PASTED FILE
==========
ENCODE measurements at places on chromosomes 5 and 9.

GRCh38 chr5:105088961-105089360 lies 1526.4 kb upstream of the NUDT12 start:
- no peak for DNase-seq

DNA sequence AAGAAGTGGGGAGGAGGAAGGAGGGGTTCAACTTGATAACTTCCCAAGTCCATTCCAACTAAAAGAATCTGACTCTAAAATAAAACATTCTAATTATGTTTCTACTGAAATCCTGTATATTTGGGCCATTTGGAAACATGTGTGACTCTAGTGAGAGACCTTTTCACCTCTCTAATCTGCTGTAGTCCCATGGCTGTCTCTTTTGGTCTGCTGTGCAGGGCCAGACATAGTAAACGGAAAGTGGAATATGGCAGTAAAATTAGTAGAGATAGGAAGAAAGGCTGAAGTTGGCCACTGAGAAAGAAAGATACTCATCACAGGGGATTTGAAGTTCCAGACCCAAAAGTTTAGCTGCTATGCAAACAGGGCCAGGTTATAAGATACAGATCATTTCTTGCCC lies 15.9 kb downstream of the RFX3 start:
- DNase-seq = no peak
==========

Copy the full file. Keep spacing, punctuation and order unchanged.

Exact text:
ENCODE measurements at places on chromosomes 5 and 9.

GRCh38 chr5:105088961-105089360 lies 1526.4 kb upstream of the NUDT12 start:
- no peak for DNase-seq

DNA sequence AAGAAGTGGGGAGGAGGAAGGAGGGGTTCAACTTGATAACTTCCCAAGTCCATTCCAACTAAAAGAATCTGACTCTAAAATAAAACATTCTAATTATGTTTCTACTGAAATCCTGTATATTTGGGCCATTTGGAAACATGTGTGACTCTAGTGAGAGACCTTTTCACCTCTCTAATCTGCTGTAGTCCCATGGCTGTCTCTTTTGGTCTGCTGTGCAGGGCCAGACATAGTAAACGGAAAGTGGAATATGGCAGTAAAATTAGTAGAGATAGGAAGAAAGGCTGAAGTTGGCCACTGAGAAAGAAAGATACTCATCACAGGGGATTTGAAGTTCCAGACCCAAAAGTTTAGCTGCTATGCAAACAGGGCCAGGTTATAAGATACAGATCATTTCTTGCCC lies 15.9 kb downstream of the RFX3 start:
- DNase-seq = no peak